With an eye toward Johnson County salaries, a Story County board tried to narrow the gap. Supervisors said no.
The Story County Compensation Board made its annual salary adjustment recommendations for the county's elected officials back in December, which included 21.4% raises for the county auditor, treasurer and recorder.
Story County's Board of Supervisors reduced salary increases for the county's elected officials by 75% at a Tuesday meeting, undercutting an attempt by the county board that annually makes recommendations about salary adjustments to lessen the gap between the salaries of several Story and Johnson county officials.
The Story County Compensation Board made recommendations for salary increases for the county's elected officials back in December that included 21.4% increases to the salaries for the county auditor, treasurer and recorder with the hope of getting the officials to within 33% of the compensation levels for their Johnson County counterparts, after adjusting for differences in the counties' populations.
But as so many of the county's residents have faced financial hardship as a result of the ongoing global pandemic, the Board of Supervisors agreed Tuesday that this isn't the year for big hikes in pay.
"I think we all know it's been a difficult year," supervisor Linda Murken said. "I don't think that a 21% (raise) ... is really appropriate."
The board is comprised of seven members who are each individually appointed by the county's elected officials they represent: two representing the three supervisors, and one each for the county's treasurer, sheriff, recorder, auditor and attorney. Its members are volunteers, serve four-year terms and can't also be officers or employees of the state or a political subdivision of the state. They serve only to annually make recommendations to the Board of Supervisors about salary adjustments for the eight elected county officials.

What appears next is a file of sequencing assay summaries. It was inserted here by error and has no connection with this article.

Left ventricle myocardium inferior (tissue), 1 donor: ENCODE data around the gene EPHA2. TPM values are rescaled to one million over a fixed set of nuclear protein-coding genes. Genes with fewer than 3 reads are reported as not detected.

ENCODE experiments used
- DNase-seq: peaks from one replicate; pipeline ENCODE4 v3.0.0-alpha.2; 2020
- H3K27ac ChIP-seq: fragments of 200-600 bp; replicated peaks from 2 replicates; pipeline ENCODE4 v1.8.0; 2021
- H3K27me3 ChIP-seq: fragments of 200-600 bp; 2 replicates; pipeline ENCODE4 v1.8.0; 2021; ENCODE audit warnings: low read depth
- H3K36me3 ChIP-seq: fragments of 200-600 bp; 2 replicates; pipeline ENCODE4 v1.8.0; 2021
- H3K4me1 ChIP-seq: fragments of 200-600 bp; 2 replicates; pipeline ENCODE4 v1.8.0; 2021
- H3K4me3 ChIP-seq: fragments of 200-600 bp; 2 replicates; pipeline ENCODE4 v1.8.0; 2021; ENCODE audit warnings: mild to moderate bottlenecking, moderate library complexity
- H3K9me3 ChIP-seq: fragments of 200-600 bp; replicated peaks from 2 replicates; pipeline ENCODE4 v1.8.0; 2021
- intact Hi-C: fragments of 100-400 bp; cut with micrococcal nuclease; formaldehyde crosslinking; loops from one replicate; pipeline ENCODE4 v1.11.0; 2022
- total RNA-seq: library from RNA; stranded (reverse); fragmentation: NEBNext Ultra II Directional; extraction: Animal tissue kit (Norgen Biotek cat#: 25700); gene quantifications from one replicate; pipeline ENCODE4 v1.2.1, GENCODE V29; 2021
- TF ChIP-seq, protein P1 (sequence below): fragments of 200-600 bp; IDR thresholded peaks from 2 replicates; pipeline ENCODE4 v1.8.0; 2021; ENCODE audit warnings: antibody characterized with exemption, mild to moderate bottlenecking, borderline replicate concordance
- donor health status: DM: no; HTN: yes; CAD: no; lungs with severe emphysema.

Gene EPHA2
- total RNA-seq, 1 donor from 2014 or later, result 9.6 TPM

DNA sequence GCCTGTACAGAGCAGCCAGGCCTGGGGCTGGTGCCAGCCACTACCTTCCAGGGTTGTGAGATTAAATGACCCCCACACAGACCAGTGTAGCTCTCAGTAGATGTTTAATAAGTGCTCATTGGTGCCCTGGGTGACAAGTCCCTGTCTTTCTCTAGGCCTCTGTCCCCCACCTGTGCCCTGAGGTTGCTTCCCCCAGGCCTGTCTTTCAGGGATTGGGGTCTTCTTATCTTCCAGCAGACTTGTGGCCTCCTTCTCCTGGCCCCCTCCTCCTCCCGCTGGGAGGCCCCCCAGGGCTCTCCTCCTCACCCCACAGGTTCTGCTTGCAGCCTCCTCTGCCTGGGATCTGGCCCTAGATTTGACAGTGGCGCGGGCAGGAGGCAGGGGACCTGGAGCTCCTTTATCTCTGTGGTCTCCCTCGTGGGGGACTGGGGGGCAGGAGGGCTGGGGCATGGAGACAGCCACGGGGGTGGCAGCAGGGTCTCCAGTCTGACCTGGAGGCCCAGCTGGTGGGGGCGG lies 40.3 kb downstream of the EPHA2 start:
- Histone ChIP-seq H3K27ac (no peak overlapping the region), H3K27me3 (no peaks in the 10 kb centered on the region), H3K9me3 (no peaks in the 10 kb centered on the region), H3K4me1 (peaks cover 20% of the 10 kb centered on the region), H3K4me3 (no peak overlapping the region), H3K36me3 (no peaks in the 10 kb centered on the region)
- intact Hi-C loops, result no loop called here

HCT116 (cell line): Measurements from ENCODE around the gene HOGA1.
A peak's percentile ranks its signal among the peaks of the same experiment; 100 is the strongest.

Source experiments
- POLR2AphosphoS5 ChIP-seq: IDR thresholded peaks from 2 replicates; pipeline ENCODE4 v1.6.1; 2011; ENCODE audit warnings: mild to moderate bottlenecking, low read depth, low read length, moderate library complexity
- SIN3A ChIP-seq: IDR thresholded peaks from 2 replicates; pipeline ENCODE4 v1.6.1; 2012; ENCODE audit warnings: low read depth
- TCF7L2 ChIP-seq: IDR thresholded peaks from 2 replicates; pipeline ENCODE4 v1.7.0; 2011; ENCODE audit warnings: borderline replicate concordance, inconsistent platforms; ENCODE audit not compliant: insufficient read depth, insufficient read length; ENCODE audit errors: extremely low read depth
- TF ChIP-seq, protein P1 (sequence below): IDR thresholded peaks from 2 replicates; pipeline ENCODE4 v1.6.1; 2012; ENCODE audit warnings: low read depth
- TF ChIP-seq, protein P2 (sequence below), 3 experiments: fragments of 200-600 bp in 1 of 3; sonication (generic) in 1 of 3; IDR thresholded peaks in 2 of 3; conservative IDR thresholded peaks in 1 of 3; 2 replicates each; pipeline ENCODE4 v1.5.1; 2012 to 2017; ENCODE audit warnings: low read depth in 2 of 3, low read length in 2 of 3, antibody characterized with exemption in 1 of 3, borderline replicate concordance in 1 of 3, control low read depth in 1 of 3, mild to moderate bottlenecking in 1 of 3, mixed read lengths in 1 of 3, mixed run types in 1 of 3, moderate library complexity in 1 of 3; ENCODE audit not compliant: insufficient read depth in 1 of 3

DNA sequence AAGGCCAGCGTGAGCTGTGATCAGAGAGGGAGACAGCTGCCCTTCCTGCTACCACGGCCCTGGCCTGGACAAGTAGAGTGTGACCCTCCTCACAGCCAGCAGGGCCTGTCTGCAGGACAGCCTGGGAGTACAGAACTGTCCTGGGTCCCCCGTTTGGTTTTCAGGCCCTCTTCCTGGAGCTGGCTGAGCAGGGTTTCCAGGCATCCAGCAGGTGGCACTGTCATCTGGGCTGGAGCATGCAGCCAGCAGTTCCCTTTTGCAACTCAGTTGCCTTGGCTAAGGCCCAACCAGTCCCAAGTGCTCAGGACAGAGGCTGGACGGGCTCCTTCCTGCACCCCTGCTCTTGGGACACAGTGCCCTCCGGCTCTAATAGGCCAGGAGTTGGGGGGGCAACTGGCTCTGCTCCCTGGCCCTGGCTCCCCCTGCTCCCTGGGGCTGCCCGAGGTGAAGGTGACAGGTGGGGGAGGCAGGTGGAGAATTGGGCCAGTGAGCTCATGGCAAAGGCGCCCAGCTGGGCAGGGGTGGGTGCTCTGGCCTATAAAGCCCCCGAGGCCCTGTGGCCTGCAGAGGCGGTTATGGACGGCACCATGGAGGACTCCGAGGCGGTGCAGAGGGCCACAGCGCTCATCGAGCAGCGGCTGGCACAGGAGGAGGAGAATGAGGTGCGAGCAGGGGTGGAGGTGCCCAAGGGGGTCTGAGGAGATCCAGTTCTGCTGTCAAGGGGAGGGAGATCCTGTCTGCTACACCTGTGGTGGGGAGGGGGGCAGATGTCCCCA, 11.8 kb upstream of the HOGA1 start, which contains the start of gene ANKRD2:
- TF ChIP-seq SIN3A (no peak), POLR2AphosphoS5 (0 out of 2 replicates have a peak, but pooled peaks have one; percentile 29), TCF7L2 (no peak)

Board member John Klaus, who was appointed to the board by the supervisors, first proposed the 21% pay raises in December after comparing Story County's salaries to what officials are paid in Johnson County. While Story County's supervisors are paid about $2,000 less, the Story County attorney is paid about $9,000 less and the county sheriff about $8,000 less, the county's auditor, treasurer and recorder make about $27,000 less than their Johnson County counterparts.
Klaus said most officials requested no increase or only a small increase in pay but said he didn't take those requests into account when forming his proposal for other board members' consideration.
"Nobody wants to be asking for a raise for themselves," Klaus said. "It's my task, as a member of the compensation board, to not go by what they want to say, publicly, but to make an evidence-based decision."
Restricted in their options by a law that requires the Board of Supervisors to agree to the board's recommendations for all of the elected officials' proposed salaries' equally, rather than adjusting any — or any three — individually, Murken motioned that the supervisors reduce the recommended raises by 75% across the board.
The motion passed unanimously, reducing the supervisors' raises went from 3% to 0.75%, the county attorney's from 5.35% to 1.33% and the sheriff's from 5% to 1.25%.
The county auditor, treasurer and recorder, who earn $85,971 a year, would have had salaries of $103,267, an increase of $17,296, if the compensation board's recommendation had been approved. With the supervisors' 75% reduction, their new salaries will be $90,570, a 5.35% increase over their former salaries.
In total, the board's recommended salary increases would have amounted to $73,058 more in salary costs to Story County taxpayers; with Murken's motion, those costs will rise by just $18,250.
"My concern is I don't want to see us fall behind on their compensation and then, several years from now, be looking at another recommendation to bump another 21%," supervisor vice-chair Latifah Faisal said.
Out of consideration for the gap between Johnson and Story county officials' salaries, Faisal had suggested a 50% reduction Tuesday but ultimately voted with her fellow supervisors.
"When you're looking at some folks that have lost their jobs, businesses that have closed," board chair Lisa Heddens said Tuesday, "I kind of looked at putting all of that into consideration, as well. I would have concerns jumping up to that 50% mark."
Klaus, who will be on the compensation board again next year, said he does not foresee changing his stance during next year's recommendations, though he's always open to taking new information into account.
"I'm always open to persuasion," Klaus said. "I try to make decisions based on evidence."